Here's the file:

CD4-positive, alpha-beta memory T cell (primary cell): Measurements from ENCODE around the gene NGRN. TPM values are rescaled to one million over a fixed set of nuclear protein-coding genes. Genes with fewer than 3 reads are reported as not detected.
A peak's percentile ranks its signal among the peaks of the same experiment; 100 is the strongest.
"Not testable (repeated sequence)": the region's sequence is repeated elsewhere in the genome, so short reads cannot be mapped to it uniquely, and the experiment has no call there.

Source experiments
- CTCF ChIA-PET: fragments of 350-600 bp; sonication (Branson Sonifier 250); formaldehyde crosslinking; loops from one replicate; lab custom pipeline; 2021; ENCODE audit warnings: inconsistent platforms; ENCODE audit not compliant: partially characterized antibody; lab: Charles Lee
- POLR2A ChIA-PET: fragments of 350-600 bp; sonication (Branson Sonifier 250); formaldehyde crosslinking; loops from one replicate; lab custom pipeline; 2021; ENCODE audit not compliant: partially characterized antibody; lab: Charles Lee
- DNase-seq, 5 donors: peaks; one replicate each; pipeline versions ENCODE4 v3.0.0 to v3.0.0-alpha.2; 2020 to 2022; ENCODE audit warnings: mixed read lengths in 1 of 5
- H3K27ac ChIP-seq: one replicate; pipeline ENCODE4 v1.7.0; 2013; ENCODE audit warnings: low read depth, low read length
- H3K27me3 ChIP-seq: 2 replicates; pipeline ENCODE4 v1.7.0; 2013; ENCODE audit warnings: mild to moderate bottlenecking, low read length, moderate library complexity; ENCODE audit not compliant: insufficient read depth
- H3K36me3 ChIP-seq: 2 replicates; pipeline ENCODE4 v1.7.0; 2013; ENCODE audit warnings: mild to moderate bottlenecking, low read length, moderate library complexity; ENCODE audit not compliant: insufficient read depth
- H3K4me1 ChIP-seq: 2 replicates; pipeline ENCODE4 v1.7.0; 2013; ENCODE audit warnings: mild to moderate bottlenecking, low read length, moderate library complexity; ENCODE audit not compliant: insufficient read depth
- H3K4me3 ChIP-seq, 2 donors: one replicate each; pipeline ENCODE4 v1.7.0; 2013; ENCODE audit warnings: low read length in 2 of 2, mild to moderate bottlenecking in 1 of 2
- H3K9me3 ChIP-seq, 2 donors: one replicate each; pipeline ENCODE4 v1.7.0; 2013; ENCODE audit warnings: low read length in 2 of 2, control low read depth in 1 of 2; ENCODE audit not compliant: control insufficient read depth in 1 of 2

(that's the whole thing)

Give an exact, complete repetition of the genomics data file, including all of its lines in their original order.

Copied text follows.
CD4-positive, alpha-beta memory T cell (primary cell): Measurements from ENCODE around the gene NGRN. TPM values are rescaled to one million over a fixed set of nuclear protein-coding genes. Genes with fewer than 3 reads are reported as not detected.
A peak's percentile ranks its signal among the peaks of the same experiment; 100 is the strongest.
"Not testable (repeated sequence)": the region's sequence is repeated elsewhere in the genome, so short reads cannot be mapped to it uniquely, and the experiment has no call there.

Source experiments
- CTCF ChIA-PET: fragments of 350-600 bp; sonication (Branson Sonifier 250); formaldehyde crosslinking; loops from one replicate; lab custom pipeline; 2021; ENCODE audit warnings: inconsistent platforms; ENCODE audit not compliant: partially characterized antibody; lab: Charles Lee
- POLR2A ChIA-PET: fragments of 350-600 bp; sonication (Branson Sonifier 250); formaldehyde crosslinking; loops from one replicate; lab custom pipeline; 2021; ENCODE audit not compliant: partially characterized antibody; lab: Charles Lee
- DNase-seq, 5 donors: peaks; one replicate each; pipeline versions ENCODE4 v3.0.0 to v3.0.0-alpha.2; 2020 to 2022; ENCODE audit warnings: mixed read lengths in 1 of 5
- H3K27ac ChIP-seq: one replicate; pipeline ENCODE4 v1.7.0; 2013; ENCODE audit warnings: low read depth, low read length
- H3K27me3 ChIP-seq: 2 replicates; pipeline ENCODE4 v1.7.0; 2013; ENCODE audit warnings: mild to moderate bottlenecking, low read length, moderate library complexity; ENCODE audit not compliant: insufficient read depth
- H3K36me3 ChIP-seq: 2 replicates; pipeline ENCODE4 v1.7.0; 2013; ENCODE audit warnings: mild to moderate bottlenecking, low read length, moderate library complexity; ENCODE audit not compliant: insufficient read depth
- H3K4me1 ChIP-seq: 2 replicates; pipeline ENCODE4 v1.7.0; 2013; ENCODE audit warnings: mild to moderate bottlenecking, low read length, moderate library complexity; ENCODE audit not compliant: insufficient read depth
- H3K4me3 ChIP-seq, 2 donors: one replicate each; pipeline ENCODE4 v1.7.0; 2013; ENCODE audit warnings: low read length in 2 of 2, mild to moderate bottlenecking in 1 of 2
- H3K9me3 ChIP-seq, 2 donors: one replicate each; pipeline ENCODE4 v1.7.0; 2013; ENCODE audit warnings: low read length in 2 of 2, control low read depth in 1 of 2; ENCODE audit not compliant: control insufficient read depth in 1 of 2